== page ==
Practical Deep Neural Network in a few lines of code with TensorFlow

This is using the very latest TensorFlow tf.contrib.learn API.  The documentation is extremely thin, and as of writing there are no tutorials out there similar to this.  The API may change, and I don’t actually know if I’m doing things correctly.  This is just trial and error 🙂

So let’s say you want to:

  1. Train a Deep Neural Network by using some existing data, and training it against known labels.  e.g. labeled images.
  2. Use that trained network in your app to predict y given x.  E.g. guess the best label for a given image

    And as a bonus:

  3. Have some nice graphs of how well the training is doing

I assume that the data you have in a plain array-of-arrays or numpy 2D array.  It should be easy to change this to use csv or panda etc data. A row is a single example, and a column is a particular feature (e.g. house price, or pixel intensity at a specific location)

So, without further ado, here’s the function that will be shared between your training and your app

def get_tf_model():
    """ Setup our Deep Neural Network and LOAD any existing model
       
        Returns:
          ( Our (maybe trained) model, a helper input function)
    """
    # FEATURES is a short description for each column
    # of your data.  Change this to match your data
    FEATURES = ["x1", "x2"]
    # Set this to describe your columns.  If they are all real values,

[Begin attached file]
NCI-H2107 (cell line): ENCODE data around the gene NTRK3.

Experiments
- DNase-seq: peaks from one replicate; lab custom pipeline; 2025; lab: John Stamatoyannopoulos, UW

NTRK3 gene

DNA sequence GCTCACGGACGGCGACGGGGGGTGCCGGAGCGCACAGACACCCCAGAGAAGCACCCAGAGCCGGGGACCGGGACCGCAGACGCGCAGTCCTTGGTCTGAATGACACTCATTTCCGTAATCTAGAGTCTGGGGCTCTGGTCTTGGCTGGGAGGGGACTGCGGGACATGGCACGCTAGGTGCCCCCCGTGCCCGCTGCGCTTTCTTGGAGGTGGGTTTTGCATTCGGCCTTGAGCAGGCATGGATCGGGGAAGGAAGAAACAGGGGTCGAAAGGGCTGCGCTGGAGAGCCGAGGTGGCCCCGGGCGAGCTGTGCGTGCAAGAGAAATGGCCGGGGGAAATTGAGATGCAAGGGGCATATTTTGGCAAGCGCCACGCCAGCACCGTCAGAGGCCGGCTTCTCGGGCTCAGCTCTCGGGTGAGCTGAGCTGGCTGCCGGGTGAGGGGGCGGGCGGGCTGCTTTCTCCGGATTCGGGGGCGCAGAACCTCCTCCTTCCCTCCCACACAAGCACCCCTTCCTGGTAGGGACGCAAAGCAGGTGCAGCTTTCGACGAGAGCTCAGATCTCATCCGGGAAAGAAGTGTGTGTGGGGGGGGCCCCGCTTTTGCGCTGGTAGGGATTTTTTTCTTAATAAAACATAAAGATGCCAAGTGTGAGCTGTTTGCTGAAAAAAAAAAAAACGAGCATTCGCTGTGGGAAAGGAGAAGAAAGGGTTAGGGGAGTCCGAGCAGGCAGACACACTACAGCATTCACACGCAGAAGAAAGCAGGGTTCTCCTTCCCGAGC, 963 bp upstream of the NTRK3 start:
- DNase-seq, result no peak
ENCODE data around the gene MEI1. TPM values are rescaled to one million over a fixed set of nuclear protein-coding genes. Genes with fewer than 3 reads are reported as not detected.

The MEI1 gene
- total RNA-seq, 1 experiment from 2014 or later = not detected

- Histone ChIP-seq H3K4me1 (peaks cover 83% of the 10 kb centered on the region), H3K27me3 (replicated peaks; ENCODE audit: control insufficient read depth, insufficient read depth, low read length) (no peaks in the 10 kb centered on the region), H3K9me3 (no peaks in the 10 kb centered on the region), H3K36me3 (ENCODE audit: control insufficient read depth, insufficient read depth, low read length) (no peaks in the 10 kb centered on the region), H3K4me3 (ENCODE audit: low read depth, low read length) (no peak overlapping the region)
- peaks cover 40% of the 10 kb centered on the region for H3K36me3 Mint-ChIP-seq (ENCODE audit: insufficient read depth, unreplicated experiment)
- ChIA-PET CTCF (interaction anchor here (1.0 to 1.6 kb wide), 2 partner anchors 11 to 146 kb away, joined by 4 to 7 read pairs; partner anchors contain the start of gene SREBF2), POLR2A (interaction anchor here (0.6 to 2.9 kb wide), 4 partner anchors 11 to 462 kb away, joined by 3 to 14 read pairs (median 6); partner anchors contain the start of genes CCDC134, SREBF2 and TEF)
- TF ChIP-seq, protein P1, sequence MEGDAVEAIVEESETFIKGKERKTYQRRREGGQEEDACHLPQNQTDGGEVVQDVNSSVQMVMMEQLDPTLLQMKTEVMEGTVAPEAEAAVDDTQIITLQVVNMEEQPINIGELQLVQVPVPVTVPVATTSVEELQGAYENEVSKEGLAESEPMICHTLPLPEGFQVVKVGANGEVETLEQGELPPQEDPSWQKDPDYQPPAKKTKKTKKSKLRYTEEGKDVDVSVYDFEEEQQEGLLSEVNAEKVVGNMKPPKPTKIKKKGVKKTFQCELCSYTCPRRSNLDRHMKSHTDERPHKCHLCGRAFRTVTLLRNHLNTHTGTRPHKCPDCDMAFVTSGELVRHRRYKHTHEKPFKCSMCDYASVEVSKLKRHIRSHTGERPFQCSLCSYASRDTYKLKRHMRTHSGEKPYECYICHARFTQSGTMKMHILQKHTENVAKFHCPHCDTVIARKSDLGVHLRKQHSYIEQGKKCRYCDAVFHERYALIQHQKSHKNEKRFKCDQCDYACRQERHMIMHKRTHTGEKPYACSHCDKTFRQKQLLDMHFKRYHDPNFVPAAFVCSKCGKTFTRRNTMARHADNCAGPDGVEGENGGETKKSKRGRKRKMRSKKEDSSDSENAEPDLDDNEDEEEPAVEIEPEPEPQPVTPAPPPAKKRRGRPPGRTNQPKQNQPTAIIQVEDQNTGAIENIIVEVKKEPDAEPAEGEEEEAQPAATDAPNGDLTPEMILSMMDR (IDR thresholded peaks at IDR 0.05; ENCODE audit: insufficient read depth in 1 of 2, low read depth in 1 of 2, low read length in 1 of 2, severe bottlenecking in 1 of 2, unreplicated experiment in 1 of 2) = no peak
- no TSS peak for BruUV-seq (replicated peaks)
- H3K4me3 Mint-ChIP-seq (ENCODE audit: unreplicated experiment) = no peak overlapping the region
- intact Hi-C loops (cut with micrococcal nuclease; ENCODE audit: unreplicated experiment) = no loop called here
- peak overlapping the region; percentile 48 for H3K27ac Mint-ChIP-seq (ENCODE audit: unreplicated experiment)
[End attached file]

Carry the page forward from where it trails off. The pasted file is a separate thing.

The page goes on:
# you don't need to change it.
    feature_columns = [tf.contrib.layers.real_valued_column(k) for k in FEATURES]

    # Build 3 layer DNN.  You can change this however you want, or use a
    # linear regressor, or use a classifier etc.
    # NOTE:
    #   This will LOAD any existing model in the "model_dir" directory!
    # The documentation fails to mention this point as of writing
    regressor = tf.contrib.learn.DNNRegressor(feature_columns=feature_columns,
                                              hidden_units=[128, 128, 128],
                                              model_dir="tf_model")

    def input_fn(x_data, y_data = None):
        # Note the 'shape' parameter is to suppress a very noisy warning.
        # You can probably remove this parameter in a month or two.
        feature_cols = {k: tf.constant(x_data[:,i], shape=[len(x_data[:,i]), 1])
                        for i, k in enumerate(FEATURES)}
        if y_data is None:
            return feature_cols
        labels = tf.constant(y_data)
        return feature_cols, labels

    return regressor, input_fn

Now the code for training. Note that it’s absolutely fine to carry on training a model that is already trained, if you have some new data for it.

x_test = None
y_test = None
regressor, input_fn = get_tf_model()

def train(training_data_y, training_data_x):
    global x_test, y_test, regressor, input_fn

    if x_test is None:
        x_train = np.array(training_data_x[:-20], dtype=np.float32)
        x_test = np.array(training_data_x[-20:], dtype=np.float32)
        y_train = np.array(training_data_y[:-20], dtype=np.float32)
        y_test = np.array(training_data_y[-20:], dtype=np.float32)
    else:
        x_train = np.array(training_data_x, dtype=np.float32)
        y_train = np.array(training_data_y, dtype=np.float32)

    print("Training model ...")
    # Fit model.
    regressor.fit(input_fn=lambda: input_fn(x_train, y_train), steps=2000)

    ev = regressor.evaluate(input_fn=lambda: input_fn(x_test, y_test), steps=1)
    print('  -  Trained Loss: {0:f}'.format(ev["loss"]))

And now finally, the code to use this model in the app. Note that no explicit loading is needed, because it’s loading it from the model_dir
 

regressor, input_fn = get_tf_model()
def predict(x_data):
    return regressor.predict(input_fn=lambda:input_fn(x_data))

Isn’t that simple?

 
We can also view a graph of the loss etc with:

tensorboard tf_model  # or whatever you set model_dir to

Then navigating to http://127.0.1.1:6006/ in the browser

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